Army Planned To Spend Millions On Twitch And Call Of Duty To Recruit Gen Z

Army Planned To Spend Millions On Twitch And Call Of Duty To Recruit Gen Z

The U.S. Army’s gamer to soldier pipeline is hardly a secret at this point, but new documents show its recent, detailed plans to spend millions to recruit Gen Z through gaming-related sponsorships and ad campaigns. The partnerships ranged from Call of Duty Twitch streamers to sponsoring content at IGN and G4, with the aim of familiarising audiences with “Army values” and bolstering its reputation among young people.

The plans were detailed in internal Army documents obtained and published by Vice’s Motherboard on Thursday through the Freedom of Information Act (FOIA), and they include a breakdown of projected marketing spends throughout 2022. $US675,000 ($992,646) was suggested for the WWE during June, $US750,000 ($1,102,941) earmarked for the Call of Duty League and Paramount’s Halo TV show, and $US300,000 ($441,176) listed for Call of Duty esports team, OpTic Chicago.

The idea was seemingly to use the popularity of Call of Duty, the perennial best-selling shooter that’s previously turned war crimes into killstreaks and violent geopolitics into bombastic playgrounds, to spread awareness of “Army values and opportunities.” One of the metrics for success when it came to partnering with Twitch streamers and media outlets was also to boost its favorability among survey respondents, especially among women and Black and Hispanic people.

Screenshot: U.S. Army / Kotaku
Screenshot: U.S. Army / Kotaku

Notably, some previous sponsorship money for the Call of Duty League was rescinded back in 2021, shortly after Activision Blizzard was sued by California regulators over allegations of widespread sexual harassment and discrimination. A month after the lawsuit was filed and media reports began pouring in about workplace issues at the publisher, the Army’s Deputy Chief Marketing officer, Ignatios Mavridis, announced internal plans to “pause all activities immediately with Activision’’ due to the “serious allegations,” according to an email included with the marketing documents.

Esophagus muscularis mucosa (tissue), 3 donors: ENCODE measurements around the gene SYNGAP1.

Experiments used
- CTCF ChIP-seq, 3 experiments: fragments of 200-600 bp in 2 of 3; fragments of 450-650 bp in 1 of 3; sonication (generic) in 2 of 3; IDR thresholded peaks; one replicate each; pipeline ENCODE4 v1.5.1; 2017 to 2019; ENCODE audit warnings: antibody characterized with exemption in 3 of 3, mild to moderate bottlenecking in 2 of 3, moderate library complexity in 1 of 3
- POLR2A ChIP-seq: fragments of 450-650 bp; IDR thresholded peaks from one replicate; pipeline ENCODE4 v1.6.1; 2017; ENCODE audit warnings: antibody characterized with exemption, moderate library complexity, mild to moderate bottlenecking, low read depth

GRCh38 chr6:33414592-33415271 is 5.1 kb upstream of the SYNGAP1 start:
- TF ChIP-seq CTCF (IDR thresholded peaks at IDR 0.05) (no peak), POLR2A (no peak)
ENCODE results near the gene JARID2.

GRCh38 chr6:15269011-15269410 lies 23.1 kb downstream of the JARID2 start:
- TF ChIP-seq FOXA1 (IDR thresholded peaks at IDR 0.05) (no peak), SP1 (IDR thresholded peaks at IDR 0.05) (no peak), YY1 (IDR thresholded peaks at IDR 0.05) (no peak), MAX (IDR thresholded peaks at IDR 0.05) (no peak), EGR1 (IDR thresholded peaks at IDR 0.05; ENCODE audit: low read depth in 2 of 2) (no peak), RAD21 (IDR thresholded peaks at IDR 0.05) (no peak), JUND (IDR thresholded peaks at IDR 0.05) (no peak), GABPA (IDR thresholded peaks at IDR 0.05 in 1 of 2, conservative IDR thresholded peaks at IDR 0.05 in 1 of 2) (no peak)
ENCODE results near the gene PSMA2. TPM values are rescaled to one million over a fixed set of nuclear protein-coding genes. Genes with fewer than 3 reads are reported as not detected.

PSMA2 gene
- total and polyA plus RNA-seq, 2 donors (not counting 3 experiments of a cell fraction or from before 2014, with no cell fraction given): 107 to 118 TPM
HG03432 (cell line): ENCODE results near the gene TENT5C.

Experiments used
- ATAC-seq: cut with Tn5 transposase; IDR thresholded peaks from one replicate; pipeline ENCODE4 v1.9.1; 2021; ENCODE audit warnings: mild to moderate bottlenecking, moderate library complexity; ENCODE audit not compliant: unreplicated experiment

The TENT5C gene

A copy of a stop-work order to DDB Chicago, Inc, which was subcontracted to do the marketing, detailed a Call of Duty League sponsorship that cost $US1.1 ($1.62) million and an Activision YouTube media buy that cost $US170,000 ($249,999). Mavridis also suggested the Army not send its esports team to participate in an upcoming Call of Duty tournament.

Read More: Amid Backlash, U.S. Army Retreats From Twitch

But the Army’s marketing plans extended to Twitch and some gaming media companies. $US1 ($1.47) million was suggested to be spent on the streaming platform’s HBCU (Historically Black Colleges and Universities) Showdown esports league. The documents also point to discussions with big Call of Duty streamers David “Stonemountain64” Steinberg, Kris “FaZe Swagg” Lamberson, and Alex Zedra.

If you watched IGN’s Summer Game Fest coverage or Summer of Gaming showcase back in June, you may have noticed frequent ads for the Army. While we don’t know how much the Army actually ended up spending, the new documents suggest $US600,000 ($882,352) for the world’s biggest English-language gaming site, and $US500,000 ($735,294) for G4, the recently resurrected and then shuttered gaming network.

Screenshot: U.S. Army / Kotaku
Screenshot: U.S. Army / Kotaku

While some IGN viewers were critical of the website’s Army partnership, two former G4 employees previously told Kotaku that its own sponsorship was a source of much frustration internally. “Their response to pushback was that they understood that the G4 employees were largely liberal, but they didn’t want to alienate the right-wing audience members in any way,” one former staffer said.

Another described a tense meeting over the summer with G4 leadership where the issue was raised. Joe Marsh, G4’s last boss before everyone was unceremoniously fired via a press release in October, apparently responded by saying that the network wasn’t in a position to turn down any sponsorships. “The audience was audibly grumbling and, like, disgusted,” the person said. Some might consider it a testament to the ways G4 was mismanaged that a historically irreverent voice in the world of gaming had become so reliant on money from the U.S. military in the first place.

“Army Marketing’s goal for sponsorship is similar to all our advertising purchases which is to reach a specific market in support of Army recruiting,” a spokesperson for the Army told Motherboard in a statement. “Ad recall and favorability are important as they are both industry-accepted measures of effectiveness of the advertising and sponsorships we purchase. In Army marketing, we must meet the youth where they are and that is online.”


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